arrangement of E, the number of rows is ﬁxed to

t = (n− l)/ f . On allowing n(1/2− ε) dishonest key

servers (eg., ε = 1/10), Canny and Sorkin suggests

f = 2, l = 17logn and t = (n − 17logn)/2. Theo-

retically, the probability of achieving the full rank is

O(n

−2

).

For our PTDKG scheme, we shall do some simu-

lation experiments to obtain appropriate l

′

on the con-

dition that the probability of achieving the full rank is

the same as that of the CS-PTDKG scheme.

We take n = 1000 and delete about m = 500 dis-

honest key servers randomly. We consider different

offsets (f = 2, f = 3, and f = 4) for the CS-PTDKG

scheme. The results are shown in Figures 1-3. In each

ﬁgure, the y-axis indicates the probability of achiev-

ing the full rank and the x-axis indicates the number l

of non-zero entries in each row of E. The probability

is computed by randomly sampling 500 key servers

as ”dishonest” many times. We summarize the com-

parison results in Table 1 on 90% of achieving the full

rank. From the table, we can see that the number l

′

of

non-zero entries in each row of our E is much smaller

than that (l) of the CS-PTDKG scheme.

Table 1: Comparison of l with 90% of achieving the full

rank. There are n = 1000 key servers and m=500 of them

are dishonest.

t = 408 t = 318 t = 242

( f = 2) ( f = 3) ( f = 4)

CS-PTDKG l = 185 l = 45 l = 33

Ours l

′

= 14 l

′

= 11 l

′

= 8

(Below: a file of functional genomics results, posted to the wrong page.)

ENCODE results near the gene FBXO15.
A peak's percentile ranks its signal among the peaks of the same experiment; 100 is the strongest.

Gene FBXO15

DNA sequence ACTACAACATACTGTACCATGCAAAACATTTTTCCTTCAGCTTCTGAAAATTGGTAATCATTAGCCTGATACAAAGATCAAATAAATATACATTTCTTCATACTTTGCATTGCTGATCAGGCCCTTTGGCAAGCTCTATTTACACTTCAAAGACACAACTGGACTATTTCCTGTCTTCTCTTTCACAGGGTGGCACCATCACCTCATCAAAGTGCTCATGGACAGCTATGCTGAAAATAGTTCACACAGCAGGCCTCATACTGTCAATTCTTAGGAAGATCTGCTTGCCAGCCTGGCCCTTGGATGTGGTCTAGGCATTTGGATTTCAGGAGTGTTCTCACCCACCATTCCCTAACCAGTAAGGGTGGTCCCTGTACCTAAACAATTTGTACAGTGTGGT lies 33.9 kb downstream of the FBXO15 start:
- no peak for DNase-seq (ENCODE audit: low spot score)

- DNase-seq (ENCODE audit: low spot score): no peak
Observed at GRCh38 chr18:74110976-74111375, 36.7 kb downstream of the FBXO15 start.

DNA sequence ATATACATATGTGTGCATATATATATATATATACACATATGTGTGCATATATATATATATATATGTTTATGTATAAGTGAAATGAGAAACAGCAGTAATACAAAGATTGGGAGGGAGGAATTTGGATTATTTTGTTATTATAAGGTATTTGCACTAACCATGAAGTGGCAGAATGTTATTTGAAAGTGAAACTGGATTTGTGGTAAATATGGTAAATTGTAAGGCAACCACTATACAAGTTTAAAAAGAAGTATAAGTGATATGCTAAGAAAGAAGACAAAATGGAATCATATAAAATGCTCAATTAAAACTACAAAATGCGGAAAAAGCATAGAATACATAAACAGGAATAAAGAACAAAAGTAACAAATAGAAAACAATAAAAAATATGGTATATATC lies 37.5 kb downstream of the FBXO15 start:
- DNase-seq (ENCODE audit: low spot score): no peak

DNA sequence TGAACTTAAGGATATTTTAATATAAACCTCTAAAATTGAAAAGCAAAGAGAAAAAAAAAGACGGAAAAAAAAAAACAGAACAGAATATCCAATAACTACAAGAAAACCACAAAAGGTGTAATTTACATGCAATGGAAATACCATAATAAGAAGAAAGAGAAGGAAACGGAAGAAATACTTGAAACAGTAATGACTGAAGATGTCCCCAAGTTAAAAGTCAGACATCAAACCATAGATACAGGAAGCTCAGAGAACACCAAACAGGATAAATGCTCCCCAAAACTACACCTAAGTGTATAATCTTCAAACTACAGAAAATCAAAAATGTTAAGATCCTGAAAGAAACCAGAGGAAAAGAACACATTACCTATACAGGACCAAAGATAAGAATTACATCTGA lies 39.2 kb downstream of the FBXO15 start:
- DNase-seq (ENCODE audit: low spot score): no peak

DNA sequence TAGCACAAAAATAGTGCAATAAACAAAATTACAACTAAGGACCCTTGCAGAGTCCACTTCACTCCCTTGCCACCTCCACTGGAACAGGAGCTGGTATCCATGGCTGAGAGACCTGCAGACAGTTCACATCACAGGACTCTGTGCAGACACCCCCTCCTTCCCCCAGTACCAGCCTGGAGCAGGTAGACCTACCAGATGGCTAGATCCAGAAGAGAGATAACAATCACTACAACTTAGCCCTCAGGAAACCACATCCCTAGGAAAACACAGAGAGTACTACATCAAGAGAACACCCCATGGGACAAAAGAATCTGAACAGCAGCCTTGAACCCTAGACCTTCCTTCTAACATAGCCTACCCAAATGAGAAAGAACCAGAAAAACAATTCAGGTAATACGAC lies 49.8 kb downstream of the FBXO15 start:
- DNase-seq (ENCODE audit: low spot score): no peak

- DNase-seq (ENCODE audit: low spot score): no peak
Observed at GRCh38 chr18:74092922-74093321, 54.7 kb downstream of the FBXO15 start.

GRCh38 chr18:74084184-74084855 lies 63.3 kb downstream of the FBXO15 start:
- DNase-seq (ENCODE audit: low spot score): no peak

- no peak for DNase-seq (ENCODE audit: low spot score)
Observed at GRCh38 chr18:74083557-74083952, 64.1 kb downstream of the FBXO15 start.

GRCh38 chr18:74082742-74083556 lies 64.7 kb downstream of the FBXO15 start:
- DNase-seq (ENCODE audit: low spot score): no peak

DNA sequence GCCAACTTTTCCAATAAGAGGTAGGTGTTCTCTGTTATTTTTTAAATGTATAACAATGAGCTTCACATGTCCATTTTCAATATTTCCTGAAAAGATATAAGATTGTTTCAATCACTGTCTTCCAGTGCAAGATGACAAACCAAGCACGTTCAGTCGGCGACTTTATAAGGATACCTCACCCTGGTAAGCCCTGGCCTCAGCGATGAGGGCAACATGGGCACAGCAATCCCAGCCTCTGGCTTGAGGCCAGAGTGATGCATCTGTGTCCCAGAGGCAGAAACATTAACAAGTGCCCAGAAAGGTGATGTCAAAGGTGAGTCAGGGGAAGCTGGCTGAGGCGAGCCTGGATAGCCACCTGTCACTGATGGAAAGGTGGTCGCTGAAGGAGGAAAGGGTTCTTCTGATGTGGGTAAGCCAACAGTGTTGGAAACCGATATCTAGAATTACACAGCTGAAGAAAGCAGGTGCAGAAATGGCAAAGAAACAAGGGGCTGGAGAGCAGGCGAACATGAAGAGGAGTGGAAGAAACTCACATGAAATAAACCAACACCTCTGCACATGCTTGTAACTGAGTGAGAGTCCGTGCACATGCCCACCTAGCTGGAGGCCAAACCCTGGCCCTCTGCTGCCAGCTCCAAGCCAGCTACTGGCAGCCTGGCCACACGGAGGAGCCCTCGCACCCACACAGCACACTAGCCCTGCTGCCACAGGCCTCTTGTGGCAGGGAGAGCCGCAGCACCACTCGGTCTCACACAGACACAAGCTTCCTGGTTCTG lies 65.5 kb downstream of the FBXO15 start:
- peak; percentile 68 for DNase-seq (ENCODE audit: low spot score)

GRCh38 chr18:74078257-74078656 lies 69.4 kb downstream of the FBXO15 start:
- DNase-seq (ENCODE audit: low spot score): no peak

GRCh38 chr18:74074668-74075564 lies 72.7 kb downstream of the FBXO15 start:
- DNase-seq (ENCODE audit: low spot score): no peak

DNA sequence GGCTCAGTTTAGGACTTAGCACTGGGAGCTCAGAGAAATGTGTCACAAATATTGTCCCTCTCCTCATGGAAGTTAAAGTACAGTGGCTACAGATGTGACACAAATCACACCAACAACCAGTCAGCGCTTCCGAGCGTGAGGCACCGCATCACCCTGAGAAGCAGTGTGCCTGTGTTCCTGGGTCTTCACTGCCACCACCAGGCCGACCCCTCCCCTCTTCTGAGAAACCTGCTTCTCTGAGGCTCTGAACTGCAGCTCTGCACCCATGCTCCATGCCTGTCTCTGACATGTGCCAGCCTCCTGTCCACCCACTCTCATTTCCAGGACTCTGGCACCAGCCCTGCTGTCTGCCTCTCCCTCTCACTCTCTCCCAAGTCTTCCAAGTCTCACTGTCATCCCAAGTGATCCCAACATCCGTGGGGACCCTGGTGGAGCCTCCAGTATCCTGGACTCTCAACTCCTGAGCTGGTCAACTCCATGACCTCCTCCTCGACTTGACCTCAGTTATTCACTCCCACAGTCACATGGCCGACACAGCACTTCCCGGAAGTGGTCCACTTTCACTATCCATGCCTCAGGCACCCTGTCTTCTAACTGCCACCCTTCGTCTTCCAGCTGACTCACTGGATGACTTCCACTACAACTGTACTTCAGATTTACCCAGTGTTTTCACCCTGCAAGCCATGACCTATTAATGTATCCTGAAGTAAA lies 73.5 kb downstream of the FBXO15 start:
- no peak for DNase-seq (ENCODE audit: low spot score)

Communication cost. The total communication

cost of our scheme is k

′

l

′

n and that of the CS-PTDKG

scheme is ((k − 1) f + l)n. If we want our scheme

to have the same communication cost as that of the

CS-PTDKG scheme, we set k

′

= ((k−1) f + l)/l

′

, the

number of non-zero entries in each a

i

of our scheme.

SECRYPT 2007 - International Conference on Security and Cryptography

202

Figure 1: Probability of achieving the full rank for different

l, when f = 2.

Figure 2: Probability of achieving the full rank for different

l, when f = 3.

Figure 3: Probability of achieving the full rank for different

l, when f = 4.

5 DISCUSSION

Our scheme and the CS-PTDKG scheme have dif-

ferent security parameters. For ours, α = 1/l

′

− ε

and β = 1 − m/n. For the CS-PTDKG scheme, α =

1/ f − ε and β = 1/ f + ε. These two set of param-

eters can be used for different situations. For exam-

ple, if the number of dishonest key server is relatively

small (about one in l

′

key servers), our scheme is suit-

able. Since we are dealing with a large number of

key servers, a small percent of dishonest key servers

is very likely. Our β is adjustable under some con-

straints. If larger β is desirable, our scheme provides

such choice.